When the bell rang, Richter repeatedly went for The Spider Lady’s mask, trying to remove it. The quality of the contest sailed downhill quickly. When The Spider Lady finally got the champ in a pinning predicament, everything went off the rails. “The referee counted ‘1’, I kicked out, had my shoulder up and he counted ‘2, 3,’” said Richter. The now former champion had just been swerved, but things were about to go from bad to worse.

Knowing she’d been double crossed, Wendi Richter went for The Spider Lady’s mask, ripping it off her head and revealing The Fabulous Moolah. Grabbing her by the hair as Moolah attempted to run away, Richter went into a series of odd-looking work/shoot moves, throwing the new (old) champion around the ring, slamming her down to the mat, then hooking and pinning her in much the same way Moolah had just done her. 

Furious, the former champion left the ring and went back to the locker rooms, searching for McMahon. When no one would tell her where he was, she grabbed her things, left the arena for the airport and didn’t return to the WWF/WWE until 2010, when she was inducted into the company’s Hall of Fame.

Change Of Heart

Richter disappeared from the wrestling business for a time, resurfacing on the Independent scene in ‘87. She also worked for WWC in Puerto Rico and the AWA, winning those promotions version of the women’s title. Her feud with Madusa Miceli in late-’88/early-’89 was one of the hottest angle going in the AWA during that time. By the end of ‘89, however, Wendi Richter was all but done with professional wrestling.

It’s impossible not to wonder what might’ve been for women’s wrestling had Richter continued working for the WWF. Would she have become the Hulkster of the division? Would Hollywood have come calling the way it did for Hogan? What would a feud between Wendi and Sensational Sherri have looked like? What about Wendi and Madusa on the WWF stage?

Richter was the “chosen one”. Had she and Vince been able to reach an agreement and continued to build the division, I can’t help but think we might have been able to avoid the six and a half years (2/21/90-12/12/93, 12/13/95-9/14/98) the women’s championship title was either deactivated or simply forgotten.

Regardless, the former 6-time women’s champion is fine with how everything turned out. “It changed my career; it changed my life,” said Richter concerning her ending in the WWF. Speaking to Sean Mooney on his Primetime with Sean Mooney podcast, she would go on to say, “I started going to college and I just thank the Lord that I did that. I make far more (as a physical and occupational therapist) than I ever made in wrestling and I get to sleep in my own bed. I couldn’t have that when I was wrestling on the road.”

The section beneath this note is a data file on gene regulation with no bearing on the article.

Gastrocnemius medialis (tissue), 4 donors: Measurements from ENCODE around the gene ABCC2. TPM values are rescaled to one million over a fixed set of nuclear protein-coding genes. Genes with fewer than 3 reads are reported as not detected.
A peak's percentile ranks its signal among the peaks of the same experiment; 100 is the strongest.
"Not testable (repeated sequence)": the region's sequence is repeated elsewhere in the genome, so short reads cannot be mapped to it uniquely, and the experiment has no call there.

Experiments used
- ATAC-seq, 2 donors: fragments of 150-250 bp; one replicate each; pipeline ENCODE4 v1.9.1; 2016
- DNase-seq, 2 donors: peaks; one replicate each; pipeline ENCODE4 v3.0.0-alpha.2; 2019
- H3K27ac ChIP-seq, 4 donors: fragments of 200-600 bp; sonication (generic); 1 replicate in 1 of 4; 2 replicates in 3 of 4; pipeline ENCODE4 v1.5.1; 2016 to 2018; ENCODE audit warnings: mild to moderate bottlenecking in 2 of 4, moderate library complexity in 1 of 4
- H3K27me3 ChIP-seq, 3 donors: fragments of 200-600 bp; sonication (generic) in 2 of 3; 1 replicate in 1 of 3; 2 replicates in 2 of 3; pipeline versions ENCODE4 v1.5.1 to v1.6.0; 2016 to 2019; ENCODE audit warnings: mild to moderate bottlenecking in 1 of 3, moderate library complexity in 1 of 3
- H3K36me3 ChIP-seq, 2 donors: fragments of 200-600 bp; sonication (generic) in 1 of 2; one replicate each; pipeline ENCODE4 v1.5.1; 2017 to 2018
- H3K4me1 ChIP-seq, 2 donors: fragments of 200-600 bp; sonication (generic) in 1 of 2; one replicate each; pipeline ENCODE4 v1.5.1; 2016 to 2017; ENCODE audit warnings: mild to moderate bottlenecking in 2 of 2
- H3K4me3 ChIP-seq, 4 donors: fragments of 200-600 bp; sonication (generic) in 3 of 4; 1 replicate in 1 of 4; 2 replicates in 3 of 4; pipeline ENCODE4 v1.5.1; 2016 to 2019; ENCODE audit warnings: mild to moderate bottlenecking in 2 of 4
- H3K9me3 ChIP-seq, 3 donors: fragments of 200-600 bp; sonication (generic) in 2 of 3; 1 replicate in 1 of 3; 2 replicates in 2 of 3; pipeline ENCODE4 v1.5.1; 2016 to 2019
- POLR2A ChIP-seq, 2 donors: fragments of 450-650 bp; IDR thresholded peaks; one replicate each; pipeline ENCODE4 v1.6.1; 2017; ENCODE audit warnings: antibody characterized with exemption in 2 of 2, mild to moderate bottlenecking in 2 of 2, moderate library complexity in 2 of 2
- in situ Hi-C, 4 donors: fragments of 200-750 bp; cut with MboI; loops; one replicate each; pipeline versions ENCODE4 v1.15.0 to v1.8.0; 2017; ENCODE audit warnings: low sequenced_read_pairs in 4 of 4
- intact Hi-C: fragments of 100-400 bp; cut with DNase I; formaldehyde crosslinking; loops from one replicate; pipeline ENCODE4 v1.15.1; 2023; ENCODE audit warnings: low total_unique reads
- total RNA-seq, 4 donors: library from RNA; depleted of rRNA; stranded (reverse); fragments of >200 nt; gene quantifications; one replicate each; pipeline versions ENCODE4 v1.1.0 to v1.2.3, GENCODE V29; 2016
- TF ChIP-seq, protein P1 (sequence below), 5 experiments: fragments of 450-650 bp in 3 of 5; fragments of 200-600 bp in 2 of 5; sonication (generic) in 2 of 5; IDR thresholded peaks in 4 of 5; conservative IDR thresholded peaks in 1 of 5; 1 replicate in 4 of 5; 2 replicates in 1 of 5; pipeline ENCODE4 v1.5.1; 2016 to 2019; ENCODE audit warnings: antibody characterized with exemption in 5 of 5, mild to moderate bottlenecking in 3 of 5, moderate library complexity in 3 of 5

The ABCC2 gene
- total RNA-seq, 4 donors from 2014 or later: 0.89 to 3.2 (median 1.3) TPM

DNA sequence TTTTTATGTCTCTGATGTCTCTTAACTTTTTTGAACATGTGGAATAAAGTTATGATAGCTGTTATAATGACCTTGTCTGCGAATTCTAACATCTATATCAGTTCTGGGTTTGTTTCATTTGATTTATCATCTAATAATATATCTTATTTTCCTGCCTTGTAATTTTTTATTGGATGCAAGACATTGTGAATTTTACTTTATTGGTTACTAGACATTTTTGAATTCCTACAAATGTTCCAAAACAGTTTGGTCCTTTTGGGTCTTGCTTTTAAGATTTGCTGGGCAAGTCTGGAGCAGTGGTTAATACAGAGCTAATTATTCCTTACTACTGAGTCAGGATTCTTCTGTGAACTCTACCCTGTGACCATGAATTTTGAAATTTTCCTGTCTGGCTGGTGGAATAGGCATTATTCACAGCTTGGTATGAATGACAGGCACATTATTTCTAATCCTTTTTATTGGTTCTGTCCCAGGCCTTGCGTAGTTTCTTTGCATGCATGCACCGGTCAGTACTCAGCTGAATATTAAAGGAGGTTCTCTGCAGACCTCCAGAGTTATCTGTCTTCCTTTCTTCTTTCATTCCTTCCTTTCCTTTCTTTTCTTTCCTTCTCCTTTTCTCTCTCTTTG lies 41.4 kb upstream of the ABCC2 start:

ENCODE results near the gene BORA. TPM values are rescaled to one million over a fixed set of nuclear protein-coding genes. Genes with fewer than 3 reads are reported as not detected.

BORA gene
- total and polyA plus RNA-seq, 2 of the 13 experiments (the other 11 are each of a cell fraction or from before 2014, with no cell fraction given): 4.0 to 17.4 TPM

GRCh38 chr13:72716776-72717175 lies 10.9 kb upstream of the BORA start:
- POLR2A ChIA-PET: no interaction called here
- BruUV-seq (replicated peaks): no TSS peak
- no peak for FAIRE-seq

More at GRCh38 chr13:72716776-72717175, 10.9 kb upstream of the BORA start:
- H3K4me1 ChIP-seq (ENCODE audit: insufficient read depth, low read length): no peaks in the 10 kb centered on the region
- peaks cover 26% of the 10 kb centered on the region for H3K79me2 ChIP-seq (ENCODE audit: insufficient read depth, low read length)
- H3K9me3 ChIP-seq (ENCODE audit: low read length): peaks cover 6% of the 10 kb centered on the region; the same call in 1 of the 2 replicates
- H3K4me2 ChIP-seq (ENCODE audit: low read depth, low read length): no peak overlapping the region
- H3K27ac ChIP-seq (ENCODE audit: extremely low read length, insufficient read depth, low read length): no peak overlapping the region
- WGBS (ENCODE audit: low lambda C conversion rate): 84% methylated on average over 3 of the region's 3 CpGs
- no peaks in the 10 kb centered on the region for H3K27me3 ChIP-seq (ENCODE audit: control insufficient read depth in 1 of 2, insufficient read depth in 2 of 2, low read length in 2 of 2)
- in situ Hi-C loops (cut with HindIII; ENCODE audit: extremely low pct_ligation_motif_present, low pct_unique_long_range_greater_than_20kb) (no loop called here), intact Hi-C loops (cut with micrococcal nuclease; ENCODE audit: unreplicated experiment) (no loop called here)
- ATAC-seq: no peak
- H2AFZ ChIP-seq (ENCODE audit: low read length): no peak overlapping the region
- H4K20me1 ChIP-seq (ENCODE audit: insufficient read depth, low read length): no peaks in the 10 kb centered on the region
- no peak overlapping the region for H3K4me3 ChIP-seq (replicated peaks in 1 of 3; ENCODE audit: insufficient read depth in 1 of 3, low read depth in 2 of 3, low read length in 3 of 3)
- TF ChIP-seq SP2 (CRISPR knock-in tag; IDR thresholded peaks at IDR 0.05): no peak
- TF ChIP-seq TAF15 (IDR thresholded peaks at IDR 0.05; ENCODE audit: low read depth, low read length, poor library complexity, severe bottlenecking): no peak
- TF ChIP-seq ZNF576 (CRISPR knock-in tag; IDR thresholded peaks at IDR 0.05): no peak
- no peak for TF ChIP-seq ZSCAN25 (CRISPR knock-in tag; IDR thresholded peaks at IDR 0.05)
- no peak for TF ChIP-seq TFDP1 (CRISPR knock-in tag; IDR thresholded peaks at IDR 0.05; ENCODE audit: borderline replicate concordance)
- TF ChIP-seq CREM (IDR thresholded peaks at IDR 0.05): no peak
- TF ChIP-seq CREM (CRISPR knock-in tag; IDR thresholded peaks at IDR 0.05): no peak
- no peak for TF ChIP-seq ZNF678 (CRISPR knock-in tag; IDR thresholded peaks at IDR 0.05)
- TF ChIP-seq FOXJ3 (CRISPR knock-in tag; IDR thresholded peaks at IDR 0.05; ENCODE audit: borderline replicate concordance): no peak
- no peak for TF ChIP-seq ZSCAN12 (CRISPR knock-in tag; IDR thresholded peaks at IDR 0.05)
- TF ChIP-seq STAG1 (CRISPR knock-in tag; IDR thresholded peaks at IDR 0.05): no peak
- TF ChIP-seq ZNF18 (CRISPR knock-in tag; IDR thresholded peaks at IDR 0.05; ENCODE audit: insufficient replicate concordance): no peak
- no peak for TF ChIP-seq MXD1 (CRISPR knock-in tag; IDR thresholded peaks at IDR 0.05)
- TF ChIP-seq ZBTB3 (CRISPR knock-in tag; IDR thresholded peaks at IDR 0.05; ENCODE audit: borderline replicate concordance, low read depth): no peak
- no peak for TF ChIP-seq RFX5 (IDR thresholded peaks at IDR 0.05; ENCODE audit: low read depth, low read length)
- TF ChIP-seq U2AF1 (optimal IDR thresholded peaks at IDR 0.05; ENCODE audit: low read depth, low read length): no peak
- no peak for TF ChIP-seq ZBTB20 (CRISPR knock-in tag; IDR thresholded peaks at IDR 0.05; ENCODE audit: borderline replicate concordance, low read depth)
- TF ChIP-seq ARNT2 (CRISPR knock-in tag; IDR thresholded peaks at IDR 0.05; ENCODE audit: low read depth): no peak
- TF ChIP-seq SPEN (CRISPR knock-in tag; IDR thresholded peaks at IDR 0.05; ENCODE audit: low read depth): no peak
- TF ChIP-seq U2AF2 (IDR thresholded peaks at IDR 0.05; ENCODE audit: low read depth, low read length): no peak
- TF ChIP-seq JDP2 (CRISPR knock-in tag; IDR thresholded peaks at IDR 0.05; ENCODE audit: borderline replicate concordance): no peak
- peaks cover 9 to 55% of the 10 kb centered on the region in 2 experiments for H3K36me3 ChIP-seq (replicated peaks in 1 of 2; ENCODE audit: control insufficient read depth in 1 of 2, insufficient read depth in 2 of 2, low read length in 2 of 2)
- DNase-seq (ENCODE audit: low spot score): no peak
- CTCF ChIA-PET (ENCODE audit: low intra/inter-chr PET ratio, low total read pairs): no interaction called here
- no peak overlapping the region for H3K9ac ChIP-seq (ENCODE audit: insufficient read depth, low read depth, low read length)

Oh, and what became of Penny Mitchell? She wrestled for another two years, but never again as The Spider Lady.

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Hulk Hogan And The Death Of The AWA

I am the people’s champion! They saw me beat Nick Bockwinkel! Just when I was ready to clamp down and take it home, Bobby Heenan interfered! Payback is due! – Hulk Hogan

By the late ‘80s, after years of declining interest, subpar rosters, and an inability to change with the times, the American Wrestling Association (AWA) was all but dead in the water, ultimately shutting down in 1991.

Did it have to be that way? Had Verne Gagne, rather than digging in his heels, gotten with the times (or hired someone to get with the times for him), would the AWA have had a puncher’s chance at not only surviving, but thriving into the ’90s and beyond?

When The AWA Thrived

From the early ‘60s into the late ’70s, the AWA was a very successful wrestling promotion. Verne Gagne, an amateur wrestler and alternate on the ‘48 U.S. Olympic Team not only ran the promotion, but was its most recognizable champion. From August 1960 to May 1981, Verne held the AWA World Title 10 times for a total of 4,677 days (almost 13 years), feuding with legendary names like Gene Kiniski, Larry “The Axe” Hennig and “The Crippler” Ray Stevens.

During that era, Gagne took his promotion from a local Minnesota show and expanded into several large markets, including Chicago, San Francisco, Denver and Las Vegas. His success in these areas made the AWA an extremely popular ticket, and his live shows regularly brought crowds by the thousands.

“I Want My MTV”

Then the Eighties happened. The “everything, all the time, right now” generation had no time for a long time. Don’t wanna sit through a 12 round fight? “Iron” Mike Tyson knocks everyone out in under three rounds! NBA games too slow? Have no fear, the “Showtime” Lakers are here!

Gone were the days when you could keep a kid’s attention for more than three minutes; Nintendo, Coca-Cola and Hostess made sure of that.

In the Sixties and Seventies, pro wrestling venues were smoke-filled, darkly lit and full of an older demographic. When the mid-’80s rolled around, young, loud and stuffed to the gills with cocaine and TV dinners, Verne wasn’t prepared.